NEWBERRY — Newberry County Career Center students got a good look firsthand at what their experience in the classroom can do for them after graduation.
Seniors in programs such as HVAC, welding, machine tool, and mechatronics took tours throughout Newberry’s Industrial Park to Caterpillar, Kiswire, Komatsu and SWM on April 29.
NCCC Director Buddy Livingston said the students were taken on-site to see how it relates to what they are currently doing in the classroom.
“I thought it was a phenomenal opportunity,” Livingston said. “It gave them a lot of exposure to what the real world was and really showed how what they’re currently doing in the classroom relates to what the workforce has to offer.”
Livingston said the feedback he received from the NCCC teachers who accompanied the students was all positive, and that the employees of the institutions had welcomed them with open arms.
While in the facilities, the students saw the training equipment and production operations. Livingston said they emphasized safety features and how important it was to be at work on time on a regular basis.
“Everything we teach was reinforced by their comments,” Livingston said. “We want to do this a minimum of once a year.”
One of the tour guides at Komatsu was Chris Milstead from Pomaria and a graduate of the Newberry County Career Center. Don Russell, general manager at Komatsu, said Milstead was an outstanding employee.
“Chris started with Komatsu as a machinist. He still has a connection with the machining instructor at the Career Center. He was promoted to a Team Leader, Supervisor and currently is the Warehouse Manager,” Russell said. “We are glad to do the student tours and showing our young people potential career opportunities.”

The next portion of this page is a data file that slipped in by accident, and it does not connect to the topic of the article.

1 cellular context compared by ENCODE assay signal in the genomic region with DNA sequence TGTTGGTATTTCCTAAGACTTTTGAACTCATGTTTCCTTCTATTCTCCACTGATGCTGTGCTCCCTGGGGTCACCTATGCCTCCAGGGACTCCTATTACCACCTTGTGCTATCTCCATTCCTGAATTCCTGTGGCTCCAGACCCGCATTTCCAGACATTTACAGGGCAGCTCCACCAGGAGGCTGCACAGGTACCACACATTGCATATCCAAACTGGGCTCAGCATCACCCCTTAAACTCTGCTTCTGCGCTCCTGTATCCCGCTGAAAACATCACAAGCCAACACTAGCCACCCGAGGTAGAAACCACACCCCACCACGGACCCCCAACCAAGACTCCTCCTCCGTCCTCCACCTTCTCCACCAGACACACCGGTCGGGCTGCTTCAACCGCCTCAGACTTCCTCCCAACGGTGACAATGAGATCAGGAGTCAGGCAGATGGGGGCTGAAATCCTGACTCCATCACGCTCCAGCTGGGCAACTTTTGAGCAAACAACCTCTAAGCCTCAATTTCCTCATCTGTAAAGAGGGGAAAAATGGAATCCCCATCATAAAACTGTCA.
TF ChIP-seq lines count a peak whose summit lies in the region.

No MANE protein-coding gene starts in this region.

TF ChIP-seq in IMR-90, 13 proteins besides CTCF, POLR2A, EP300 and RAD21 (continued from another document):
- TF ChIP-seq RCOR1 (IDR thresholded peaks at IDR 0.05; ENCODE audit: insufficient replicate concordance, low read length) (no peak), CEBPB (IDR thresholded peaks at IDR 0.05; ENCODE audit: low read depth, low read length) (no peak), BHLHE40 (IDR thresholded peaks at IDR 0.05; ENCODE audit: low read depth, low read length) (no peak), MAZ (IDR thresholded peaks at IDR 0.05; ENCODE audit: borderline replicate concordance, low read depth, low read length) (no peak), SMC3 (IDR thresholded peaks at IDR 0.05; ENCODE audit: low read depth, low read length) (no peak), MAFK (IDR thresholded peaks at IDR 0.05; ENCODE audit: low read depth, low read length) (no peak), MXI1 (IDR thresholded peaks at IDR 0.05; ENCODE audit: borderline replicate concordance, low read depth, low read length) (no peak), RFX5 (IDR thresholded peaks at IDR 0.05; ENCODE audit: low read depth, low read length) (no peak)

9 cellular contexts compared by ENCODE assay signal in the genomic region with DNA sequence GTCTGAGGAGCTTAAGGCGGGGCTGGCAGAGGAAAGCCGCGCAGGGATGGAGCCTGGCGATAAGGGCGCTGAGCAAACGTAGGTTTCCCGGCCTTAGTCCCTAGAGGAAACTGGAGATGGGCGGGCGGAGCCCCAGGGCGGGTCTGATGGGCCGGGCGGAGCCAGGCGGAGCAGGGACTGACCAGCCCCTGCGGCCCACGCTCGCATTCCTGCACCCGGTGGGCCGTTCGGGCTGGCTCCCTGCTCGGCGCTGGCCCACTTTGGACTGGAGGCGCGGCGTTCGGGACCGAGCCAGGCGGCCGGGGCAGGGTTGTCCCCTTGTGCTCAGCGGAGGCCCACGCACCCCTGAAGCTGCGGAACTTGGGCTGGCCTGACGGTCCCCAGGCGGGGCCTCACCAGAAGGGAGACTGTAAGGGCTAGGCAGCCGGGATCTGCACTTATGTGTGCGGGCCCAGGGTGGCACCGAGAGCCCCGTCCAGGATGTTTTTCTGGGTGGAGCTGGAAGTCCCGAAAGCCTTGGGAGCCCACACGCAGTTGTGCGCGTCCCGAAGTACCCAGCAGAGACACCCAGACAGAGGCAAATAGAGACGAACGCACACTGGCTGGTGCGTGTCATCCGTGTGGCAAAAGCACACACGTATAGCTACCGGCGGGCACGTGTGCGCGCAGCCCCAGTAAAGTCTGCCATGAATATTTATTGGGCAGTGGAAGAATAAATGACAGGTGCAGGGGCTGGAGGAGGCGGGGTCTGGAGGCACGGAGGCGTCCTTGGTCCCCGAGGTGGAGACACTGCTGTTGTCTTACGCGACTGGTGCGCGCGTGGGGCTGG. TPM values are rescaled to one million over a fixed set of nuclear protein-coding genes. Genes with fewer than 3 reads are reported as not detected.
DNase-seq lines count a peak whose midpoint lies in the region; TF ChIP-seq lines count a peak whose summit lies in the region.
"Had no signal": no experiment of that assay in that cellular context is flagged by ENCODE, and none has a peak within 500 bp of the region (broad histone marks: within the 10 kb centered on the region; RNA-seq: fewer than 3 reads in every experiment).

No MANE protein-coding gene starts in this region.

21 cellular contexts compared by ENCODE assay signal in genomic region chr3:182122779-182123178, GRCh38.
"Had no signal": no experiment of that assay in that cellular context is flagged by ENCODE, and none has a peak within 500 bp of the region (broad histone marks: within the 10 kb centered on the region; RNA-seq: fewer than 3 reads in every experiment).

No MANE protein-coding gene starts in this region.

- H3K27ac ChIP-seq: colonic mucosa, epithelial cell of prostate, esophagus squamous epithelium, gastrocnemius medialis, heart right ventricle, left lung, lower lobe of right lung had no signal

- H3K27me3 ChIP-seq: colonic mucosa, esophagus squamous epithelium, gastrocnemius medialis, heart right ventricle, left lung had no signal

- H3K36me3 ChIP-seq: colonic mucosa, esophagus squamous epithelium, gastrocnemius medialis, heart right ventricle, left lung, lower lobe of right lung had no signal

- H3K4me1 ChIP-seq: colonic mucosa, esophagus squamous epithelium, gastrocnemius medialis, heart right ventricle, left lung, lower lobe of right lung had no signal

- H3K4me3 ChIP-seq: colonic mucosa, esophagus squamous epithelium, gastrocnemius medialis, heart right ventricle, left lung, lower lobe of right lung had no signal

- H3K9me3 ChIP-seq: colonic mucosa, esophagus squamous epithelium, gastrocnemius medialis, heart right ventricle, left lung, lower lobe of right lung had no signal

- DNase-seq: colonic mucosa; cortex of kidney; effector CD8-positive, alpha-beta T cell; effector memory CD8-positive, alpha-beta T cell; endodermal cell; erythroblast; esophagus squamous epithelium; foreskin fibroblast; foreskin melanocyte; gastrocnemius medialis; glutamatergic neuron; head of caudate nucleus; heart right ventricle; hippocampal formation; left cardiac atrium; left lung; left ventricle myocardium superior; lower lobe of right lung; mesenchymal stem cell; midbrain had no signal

Livingston said he appreciates the relationships NCCC has with the Chamber of Commerce, the City of Newberry, and the business community for making that happen. “Without their help, it wouldn’t have been possible,” he said.
The idea for the industrial park tours came from Mayor Foster Senn and Ted Smith from the Newberry Chamber of Commerce.
Smith said he felt the program had been a great success, for which he was happy.
“We’re trying to keep kids in the county after high school,” Smith said. “We want them to recognize that there are jobs right here with the industries we have.”
“This was a great opportunity for the students to see what modern manufacturing looks like,” Senn said. “We have impressive factories in Newberry County that compete worldwide, and they can provide someone with a rewarding career. I appreciate these companies enthusiastically opening their doors for the students.”